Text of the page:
(Adds details of agreement)
N’DJAMENA, Oct 27 (Reuters) - China National Petroleum Corporation (CNPC) has agreed to pay $400 million in compensation to settle an environmental dispute with Chad, the central Africa country’s oil minister said on Monday, a fraction of the $1.2 billion sought by the government.
“A definitive and friendly resolution has been found with CNPC,” Djerassem Le Bemadjiel told a news conference. “If you don’t respect the environment here, there’s a price to pay.”
The dispute arose in July 2013 after Chad said it discovered large quantities of crude oil had been dumped into pits dug in the Koudalwa region, where CNPC has held licences to several oil blocs since 2009.
The Oct. 24 deal also foresees the Chadian state taking a 10 percent stake in CNPC fields that are already producing oil and a contract for production sharing, in addition to existing royalty payments, the minister said.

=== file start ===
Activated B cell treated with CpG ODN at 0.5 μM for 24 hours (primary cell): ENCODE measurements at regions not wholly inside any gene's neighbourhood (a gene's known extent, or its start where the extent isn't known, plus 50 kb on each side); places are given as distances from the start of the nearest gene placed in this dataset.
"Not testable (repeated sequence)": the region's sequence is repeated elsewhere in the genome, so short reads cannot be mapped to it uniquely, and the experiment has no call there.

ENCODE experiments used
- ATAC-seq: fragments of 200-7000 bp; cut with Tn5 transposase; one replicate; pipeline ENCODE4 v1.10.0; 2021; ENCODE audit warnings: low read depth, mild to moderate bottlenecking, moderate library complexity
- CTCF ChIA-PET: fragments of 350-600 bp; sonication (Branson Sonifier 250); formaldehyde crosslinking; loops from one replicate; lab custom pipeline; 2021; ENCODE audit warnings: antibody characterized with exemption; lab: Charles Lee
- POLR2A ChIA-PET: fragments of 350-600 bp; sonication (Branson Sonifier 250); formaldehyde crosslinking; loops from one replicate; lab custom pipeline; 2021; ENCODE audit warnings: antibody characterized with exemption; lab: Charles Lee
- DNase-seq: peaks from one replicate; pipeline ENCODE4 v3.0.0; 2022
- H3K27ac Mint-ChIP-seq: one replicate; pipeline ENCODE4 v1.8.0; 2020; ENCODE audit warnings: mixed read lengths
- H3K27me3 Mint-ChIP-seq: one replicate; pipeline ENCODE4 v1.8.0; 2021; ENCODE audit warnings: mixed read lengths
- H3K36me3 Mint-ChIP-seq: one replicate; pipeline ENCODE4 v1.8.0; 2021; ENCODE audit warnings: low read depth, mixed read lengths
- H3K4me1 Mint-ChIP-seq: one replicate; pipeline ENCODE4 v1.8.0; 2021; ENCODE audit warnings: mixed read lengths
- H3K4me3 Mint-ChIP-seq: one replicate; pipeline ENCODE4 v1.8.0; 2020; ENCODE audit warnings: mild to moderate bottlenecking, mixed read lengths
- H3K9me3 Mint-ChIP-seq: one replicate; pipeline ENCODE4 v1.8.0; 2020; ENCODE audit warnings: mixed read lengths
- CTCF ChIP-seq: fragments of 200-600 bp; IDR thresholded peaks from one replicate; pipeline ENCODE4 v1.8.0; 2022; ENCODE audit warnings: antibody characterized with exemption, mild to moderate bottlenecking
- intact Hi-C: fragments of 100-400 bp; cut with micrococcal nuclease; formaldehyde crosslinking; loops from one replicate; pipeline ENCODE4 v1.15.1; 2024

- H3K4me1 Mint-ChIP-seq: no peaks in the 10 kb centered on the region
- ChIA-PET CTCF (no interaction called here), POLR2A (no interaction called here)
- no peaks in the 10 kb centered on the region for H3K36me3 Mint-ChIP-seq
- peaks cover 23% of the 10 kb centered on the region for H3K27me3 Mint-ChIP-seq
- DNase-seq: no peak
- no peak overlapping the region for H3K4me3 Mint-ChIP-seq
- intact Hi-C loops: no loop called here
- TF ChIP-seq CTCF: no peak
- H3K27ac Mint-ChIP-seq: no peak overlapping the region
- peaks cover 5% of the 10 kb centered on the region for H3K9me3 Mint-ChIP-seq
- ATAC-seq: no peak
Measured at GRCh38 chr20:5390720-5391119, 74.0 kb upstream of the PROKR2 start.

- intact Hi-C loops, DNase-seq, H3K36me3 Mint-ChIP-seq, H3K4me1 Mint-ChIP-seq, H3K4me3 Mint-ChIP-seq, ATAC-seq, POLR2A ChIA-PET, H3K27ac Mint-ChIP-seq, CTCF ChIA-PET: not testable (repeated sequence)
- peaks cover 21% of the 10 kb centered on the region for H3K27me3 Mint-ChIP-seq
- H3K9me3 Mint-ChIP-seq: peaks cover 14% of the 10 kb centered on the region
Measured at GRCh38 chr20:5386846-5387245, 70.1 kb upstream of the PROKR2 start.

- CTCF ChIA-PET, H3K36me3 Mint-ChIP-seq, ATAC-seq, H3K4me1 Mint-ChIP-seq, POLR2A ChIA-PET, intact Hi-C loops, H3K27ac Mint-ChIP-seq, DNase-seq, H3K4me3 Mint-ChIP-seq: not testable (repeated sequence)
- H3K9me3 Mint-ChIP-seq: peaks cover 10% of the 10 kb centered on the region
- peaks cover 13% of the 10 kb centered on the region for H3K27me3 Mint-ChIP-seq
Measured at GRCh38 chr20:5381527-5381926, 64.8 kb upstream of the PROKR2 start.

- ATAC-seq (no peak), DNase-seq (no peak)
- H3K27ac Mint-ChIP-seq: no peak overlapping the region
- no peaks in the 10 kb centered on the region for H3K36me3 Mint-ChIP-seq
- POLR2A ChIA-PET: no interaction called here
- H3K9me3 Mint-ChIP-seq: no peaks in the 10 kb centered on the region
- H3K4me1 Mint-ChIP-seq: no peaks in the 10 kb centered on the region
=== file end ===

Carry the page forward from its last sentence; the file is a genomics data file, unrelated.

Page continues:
The agreement will allow CNPC to export oil for the first time along the Chad-Cameroon pipeline, he added.
CNPC was previously using all its production for the local 20,000 barrel per day refinery.
Chad started oil production in 2003 and its output peaked at 176,000 barrels per day in 2005 before declining, primarily due to ageing wells in the Doba oilfield.
Oil major ExxonMobil and Swiss trading firm Glencore already export crude oil from the landlocked country. (Reporting by Emma Farge and Madjiasra Nako; Editing by Daniel Flynn and David Evans)